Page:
During a particularly low moment, I remember writing a journal entry declaring that I would somehow free myself from this nightmare. I had no idea how this would happen. So I just kept doing whatever it was going to take to get into Stanford. And during my senior year of high school, a deep transformation began for me. It started with reading some books, like the Stranger by Camus. I would frequent used book stores and thumb through the musty old pages for hours, looking for answers. I started wearing a lot of black clothes and frequenting coffee houses even though at the time I did not drink coffee lol. And I began to question everything.
For so long, I had been desperately trying to meet the standards of my parents and my teachers and my peers. Yet the more I tried to please them, the more miserable I was. Finally, mid-senior year, with my entry into Stanford pretty much sealed, I began to rebel. I grew my hair out long (and have never cut it short since then, actually). My mother had always told me that my hair was “too thin and stringy” to be worn long and she gave me androgynous bowl cuts as a child. Fuck that. I was going to have long, feminine, beautiful hair. And in spite of my mother, my hair grew out thick and beautiful and eventually even developed the luscious waves that I had always wanted as a child.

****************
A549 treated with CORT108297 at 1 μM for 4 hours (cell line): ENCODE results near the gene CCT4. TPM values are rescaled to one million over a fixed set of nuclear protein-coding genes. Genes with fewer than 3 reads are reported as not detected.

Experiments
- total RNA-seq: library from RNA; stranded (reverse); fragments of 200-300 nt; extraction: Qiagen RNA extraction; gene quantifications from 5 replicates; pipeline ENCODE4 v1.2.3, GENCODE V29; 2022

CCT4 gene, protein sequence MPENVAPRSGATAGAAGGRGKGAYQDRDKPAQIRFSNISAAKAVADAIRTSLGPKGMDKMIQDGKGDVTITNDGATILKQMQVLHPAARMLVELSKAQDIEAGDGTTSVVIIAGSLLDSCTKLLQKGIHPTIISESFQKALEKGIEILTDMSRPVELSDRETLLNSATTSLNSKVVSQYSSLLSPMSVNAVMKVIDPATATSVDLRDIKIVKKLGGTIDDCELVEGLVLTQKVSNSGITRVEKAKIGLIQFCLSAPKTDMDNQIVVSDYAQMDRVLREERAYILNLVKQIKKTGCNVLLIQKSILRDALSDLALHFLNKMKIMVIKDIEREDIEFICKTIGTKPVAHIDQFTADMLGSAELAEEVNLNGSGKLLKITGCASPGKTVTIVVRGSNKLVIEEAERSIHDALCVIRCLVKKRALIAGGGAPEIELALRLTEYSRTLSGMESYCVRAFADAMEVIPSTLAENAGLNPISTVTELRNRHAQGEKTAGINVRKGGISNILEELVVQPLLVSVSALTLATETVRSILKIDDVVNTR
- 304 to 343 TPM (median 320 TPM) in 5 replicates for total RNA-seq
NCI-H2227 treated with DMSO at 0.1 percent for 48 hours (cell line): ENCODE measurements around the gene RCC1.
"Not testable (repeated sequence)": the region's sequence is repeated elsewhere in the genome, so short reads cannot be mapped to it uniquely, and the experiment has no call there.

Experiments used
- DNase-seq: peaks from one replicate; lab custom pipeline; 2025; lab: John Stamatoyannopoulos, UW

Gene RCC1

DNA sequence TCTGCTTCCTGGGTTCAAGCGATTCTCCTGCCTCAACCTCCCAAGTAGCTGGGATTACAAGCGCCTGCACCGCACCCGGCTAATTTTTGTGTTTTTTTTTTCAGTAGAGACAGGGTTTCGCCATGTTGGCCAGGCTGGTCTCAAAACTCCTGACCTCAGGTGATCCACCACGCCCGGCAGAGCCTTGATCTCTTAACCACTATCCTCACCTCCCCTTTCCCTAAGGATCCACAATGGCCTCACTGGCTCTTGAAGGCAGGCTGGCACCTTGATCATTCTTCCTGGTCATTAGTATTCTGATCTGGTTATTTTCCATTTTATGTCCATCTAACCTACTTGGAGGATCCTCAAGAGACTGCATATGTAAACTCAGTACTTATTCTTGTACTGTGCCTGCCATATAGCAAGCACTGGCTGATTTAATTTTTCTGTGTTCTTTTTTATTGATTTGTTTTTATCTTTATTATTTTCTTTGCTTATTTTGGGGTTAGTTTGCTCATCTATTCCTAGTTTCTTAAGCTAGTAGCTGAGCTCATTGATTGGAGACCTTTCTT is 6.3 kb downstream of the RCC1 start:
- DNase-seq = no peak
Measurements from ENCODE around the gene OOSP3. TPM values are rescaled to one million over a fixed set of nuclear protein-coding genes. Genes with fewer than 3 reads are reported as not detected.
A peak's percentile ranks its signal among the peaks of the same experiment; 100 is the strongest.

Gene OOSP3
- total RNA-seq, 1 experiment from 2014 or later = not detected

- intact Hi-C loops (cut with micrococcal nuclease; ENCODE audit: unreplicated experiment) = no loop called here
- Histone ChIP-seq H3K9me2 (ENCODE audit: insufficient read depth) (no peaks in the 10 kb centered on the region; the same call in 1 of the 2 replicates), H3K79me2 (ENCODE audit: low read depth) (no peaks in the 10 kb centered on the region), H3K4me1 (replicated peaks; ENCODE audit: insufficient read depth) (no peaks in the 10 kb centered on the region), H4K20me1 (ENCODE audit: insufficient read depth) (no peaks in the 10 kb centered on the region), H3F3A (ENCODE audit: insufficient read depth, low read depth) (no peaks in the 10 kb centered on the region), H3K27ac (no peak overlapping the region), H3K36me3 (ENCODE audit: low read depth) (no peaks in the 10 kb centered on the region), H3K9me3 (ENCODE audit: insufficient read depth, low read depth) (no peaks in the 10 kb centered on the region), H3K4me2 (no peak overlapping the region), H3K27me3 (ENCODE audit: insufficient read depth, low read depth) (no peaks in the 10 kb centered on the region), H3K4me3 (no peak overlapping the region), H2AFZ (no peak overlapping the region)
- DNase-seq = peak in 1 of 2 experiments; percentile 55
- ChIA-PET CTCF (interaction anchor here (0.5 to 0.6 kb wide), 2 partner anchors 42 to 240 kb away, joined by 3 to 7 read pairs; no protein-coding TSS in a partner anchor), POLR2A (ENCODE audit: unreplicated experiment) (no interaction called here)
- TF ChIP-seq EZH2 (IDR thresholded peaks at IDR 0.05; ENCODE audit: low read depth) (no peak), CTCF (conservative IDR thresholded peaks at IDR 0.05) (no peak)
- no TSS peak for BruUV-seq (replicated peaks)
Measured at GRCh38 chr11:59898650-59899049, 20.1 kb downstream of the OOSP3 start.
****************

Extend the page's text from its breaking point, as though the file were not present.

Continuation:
Oh, the joy I felt the day I got that admission letter from Stanford. My ticket to freedom. And in the months between getting the letter and my first day of college, I began to imagine how I would transform who I was in the world. I figured that it was a totally fresh start. Nobody there would know my past, nobody would know that I was an awkward social misfit … so I could recreate my life completely.